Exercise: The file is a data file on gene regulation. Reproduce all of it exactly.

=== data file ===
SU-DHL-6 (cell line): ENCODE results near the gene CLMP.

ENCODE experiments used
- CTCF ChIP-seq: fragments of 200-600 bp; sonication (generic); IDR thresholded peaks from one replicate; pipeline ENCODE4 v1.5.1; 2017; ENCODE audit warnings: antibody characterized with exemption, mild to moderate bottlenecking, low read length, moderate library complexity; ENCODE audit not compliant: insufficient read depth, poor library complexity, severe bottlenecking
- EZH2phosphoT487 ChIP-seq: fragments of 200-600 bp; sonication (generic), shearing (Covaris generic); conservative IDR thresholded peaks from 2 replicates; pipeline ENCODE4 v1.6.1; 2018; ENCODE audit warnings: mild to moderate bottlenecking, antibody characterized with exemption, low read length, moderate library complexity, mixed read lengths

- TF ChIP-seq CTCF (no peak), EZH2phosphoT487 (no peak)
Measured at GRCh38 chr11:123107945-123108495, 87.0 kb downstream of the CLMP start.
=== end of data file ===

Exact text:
SU-DHL-6 (cell line): ENCODE results near the gene CLMP.

ENCODE experiments used
- CTCF ChIP-seq: fragments of 200-600 bp; sonication (generic); IDR thresholded peaks from one replicate; pipeline ENCODE4 v1.5.1; 2017; ENCODE audit warnings: antibody characterized with exemption, mild to moderate bottlenecking, low read length, moderate library complexity; ENCODE audit not compliant: insufficient read depth, poor library complexity, severe bottlenecking
- EZH2phosphoT487 ChIP-seq: fragments of 200-600 bp; sonication (generic), shearing (Covaris generic); conservative IDR thresholded peaks from 2 replicates; pipeline ENCODE4 v1.6.1; 2018; ENCODE audit warnings: mild to moderate bottlenecking, antibody characterized with exemption, low read length, moderate library complexity, mixed read lengths

- TF ChIP-seq CTCF (no peak), EZH2phosphoT487 (no peak)
Measured at GRCh38 chr11:123107945-123108495, 87.0 kb downstream of the CLMP start.